We grew a lot of winter squash, and some summer squash, and then we also had volunteer squash from 2012. Plants came up in the garden at different spots and we just let them grow. They were mostly summer squash from our 2012 plantings of green zucchini (courgettes) and yellow squash.
The volunteers were from plants that had hybridized, I guess, because they were basically yellow but with green ends on them. They were shaped like zucchini. They grew very big, and we assumed they were too big to be edible. They seemed to have become gourds. Until we tried one...
Callie was pretty interested in what I was doing — getting the rings ready for the oven.
Yesterday I cooked the last big hybrid summer/winter (autumn?) squash according to an idea that I got from Ms. Lemon's cooking blog, here. Ms. Lemon lives in Southern California, I believe. I don't know her but I'm happy to have found her blog when she left a comment on my recent post about Jacques Pépin.
What you do is cut the long sausage-shaped squash — a summer or winter variety — into 2-inch (5 cm) thick slices. You then use a knife or spoon to remove the seeds and pulp at the core of each ring, hollowing it out so that you can put stuffing in the hole. Lay the rigs on one of the cut sides, and then fill them with stuffing.
I didn't know how much stuffing I would need but it worked out. I mounded the stuffing up and used it all to fill the six squash rings I had made. The ingredients were:
¾ cup dry couscous (180 ml)
1 cup or more hot water (240 ml or more)
2 small carrots, grated
1 small onion, finely chopped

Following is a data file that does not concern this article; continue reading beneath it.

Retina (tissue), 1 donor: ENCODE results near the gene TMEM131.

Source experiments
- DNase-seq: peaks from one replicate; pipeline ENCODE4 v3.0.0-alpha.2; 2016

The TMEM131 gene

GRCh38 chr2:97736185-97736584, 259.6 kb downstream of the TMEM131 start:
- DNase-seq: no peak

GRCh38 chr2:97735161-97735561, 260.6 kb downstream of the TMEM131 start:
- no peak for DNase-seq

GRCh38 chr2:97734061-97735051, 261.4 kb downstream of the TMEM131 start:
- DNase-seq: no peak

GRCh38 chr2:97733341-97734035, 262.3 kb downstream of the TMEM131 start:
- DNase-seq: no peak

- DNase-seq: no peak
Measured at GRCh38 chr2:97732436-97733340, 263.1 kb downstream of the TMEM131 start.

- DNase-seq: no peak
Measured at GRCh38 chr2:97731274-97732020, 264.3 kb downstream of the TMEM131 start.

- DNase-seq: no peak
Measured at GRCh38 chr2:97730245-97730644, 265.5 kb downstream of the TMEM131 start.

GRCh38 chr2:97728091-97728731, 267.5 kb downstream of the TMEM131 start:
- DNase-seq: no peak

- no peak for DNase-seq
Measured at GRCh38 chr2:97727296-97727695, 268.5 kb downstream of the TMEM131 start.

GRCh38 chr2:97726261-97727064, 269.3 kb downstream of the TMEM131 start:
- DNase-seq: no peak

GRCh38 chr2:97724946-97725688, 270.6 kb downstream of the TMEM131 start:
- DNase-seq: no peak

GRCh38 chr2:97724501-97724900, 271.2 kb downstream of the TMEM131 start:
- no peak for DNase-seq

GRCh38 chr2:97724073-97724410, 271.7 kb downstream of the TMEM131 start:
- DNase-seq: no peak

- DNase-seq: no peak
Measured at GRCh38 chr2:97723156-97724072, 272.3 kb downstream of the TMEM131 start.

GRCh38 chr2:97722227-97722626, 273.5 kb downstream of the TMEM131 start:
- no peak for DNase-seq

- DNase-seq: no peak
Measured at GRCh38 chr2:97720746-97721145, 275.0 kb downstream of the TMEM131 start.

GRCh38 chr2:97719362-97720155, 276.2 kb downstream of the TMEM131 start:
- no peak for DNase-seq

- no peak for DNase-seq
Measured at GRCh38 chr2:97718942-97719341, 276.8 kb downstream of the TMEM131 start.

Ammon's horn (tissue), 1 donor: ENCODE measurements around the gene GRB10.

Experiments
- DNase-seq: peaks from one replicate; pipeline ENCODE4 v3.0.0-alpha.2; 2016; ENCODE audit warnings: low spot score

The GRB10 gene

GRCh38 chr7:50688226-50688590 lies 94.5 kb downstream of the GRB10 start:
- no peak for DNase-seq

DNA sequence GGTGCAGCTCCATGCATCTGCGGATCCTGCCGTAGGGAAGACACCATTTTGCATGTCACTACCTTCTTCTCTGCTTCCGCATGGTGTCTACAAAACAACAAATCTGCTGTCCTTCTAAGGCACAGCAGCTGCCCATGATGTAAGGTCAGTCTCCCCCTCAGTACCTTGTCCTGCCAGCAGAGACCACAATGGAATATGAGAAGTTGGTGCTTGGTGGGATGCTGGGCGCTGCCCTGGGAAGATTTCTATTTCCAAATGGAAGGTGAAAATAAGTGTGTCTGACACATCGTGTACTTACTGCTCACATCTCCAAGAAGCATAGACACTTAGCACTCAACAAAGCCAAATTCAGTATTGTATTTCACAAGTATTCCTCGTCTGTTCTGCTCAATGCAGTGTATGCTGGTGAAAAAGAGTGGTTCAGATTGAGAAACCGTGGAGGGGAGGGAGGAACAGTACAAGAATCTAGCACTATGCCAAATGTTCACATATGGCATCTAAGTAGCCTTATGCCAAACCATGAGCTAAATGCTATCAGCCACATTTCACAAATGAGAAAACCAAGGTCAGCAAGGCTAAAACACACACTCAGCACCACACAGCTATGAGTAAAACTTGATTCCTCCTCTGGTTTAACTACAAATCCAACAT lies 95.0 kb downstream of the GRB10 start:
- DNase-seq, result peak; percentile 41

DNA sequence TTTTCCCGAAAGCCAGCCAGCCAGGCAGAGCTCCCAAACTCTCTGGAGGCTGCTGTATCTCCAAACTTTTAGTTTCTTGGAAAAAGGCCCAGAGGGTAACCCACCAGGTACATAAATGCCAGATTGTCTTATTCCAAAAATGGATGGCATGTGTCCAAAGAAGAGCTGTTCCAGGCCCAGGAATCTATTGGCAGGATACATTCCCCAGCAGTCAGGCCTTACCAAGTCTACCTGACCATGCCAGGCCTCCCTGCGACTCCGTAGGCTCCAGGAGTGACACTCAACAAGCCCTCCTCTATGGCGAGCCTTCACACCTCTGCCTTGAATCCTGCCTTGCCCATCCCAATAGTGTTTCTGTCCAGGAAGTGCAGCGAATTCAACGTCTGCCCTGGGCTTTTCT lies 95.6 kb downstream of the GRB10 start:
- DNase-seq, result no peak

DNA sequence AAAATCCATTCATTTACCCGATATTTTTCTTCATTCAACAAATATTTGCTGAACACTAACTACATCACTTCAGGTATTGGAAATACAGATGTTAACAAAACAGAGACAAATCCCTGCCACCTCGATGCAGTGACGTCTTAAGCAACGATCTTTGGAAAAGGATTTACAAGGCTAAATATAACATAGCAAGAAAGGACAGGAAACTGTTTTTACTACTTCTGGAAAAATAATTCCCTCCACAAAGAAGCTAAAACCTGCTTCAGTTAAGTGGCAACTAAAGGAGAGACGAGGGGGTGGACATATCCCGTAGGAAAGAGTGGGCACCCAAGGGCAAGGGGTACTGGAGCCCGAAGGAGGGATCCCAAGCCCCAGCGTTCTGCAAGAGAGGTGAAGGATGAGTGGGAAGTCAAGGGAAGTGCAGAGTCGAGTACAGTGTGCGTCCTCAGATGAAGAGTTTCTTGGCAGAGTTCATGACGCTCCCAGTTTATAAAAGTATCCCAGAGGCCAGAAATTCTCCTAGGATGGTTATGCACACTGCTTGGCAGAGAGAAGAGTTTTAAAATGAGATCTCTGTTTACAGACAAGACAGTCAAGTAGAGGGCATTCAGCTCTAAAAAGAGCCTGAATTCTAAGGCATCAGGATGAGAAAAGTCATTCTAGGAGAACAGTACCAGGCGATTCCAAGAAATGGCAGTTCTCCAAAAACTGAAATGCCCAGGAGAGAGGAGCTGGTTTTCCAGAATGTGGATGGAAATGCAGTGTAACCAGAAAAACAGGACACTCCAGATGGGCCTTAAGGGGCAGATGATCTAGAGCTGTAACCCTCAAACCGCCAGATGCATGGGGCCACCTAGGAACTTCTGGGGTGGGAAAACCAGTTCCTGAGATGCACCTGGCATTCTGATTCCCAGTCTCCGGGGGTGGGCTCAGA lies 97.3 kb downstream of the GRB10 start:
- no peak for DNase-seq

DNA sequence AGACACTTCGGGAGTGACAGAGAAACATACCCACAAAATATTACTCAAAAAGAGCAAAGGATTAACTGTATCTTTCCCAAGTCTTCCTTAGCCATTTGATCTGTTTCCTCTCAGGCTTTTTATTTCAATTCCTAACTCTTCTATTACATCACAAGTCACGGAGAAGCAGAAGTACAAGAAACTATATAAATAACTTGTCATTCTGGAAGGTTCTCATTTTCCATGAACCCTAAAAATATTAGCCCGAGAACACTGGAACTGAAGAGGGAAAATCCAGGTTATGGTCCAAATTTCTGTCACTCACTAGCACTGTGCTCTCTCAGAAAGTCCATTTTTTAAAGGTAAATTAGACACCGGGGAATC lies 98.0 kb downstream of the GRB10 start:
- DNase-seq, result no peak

6 or 8 mushrooms, finely chopped
½ cup of dried tomatoes, chopped
2 garlic cloves, finely chopped or pressed
1 tsp. fennel seeds
1 pinch cayenne pepper
1 pinch ground cloves
10 oz. ground pork, chicken, or turkey (300 g)
salt and pepper
smoked or sweet paprika, for dusting
Put the couscous in a 2-cup measure or large bowl and pour on the hot water. The couscous will absorb all the water and become light and fluffy. It's the base of the stuffing.
Sauté the carrot, onion, garlic, mushrooms, dried tomato, and spices (your choice of spices, really). Let that mixture cool and then mix it with the re-hydrated couscous and the ground meat. Add the eggs and mush everything together well, seasoning the stuffing to taste with salt and pepper.
Fill each squash ring with the stuffing mixture, mounding it up on top, and sprinkle each mound of stuffing with some paprika. Drizzle each squash ring with olive oil. Put the stuffed squash rings in a medium oven for 30 minutes or more, testing the squash with a skewer to make sure it's tender. Then turn the oven up higher to let the stuffing mounds brown a little. Serve.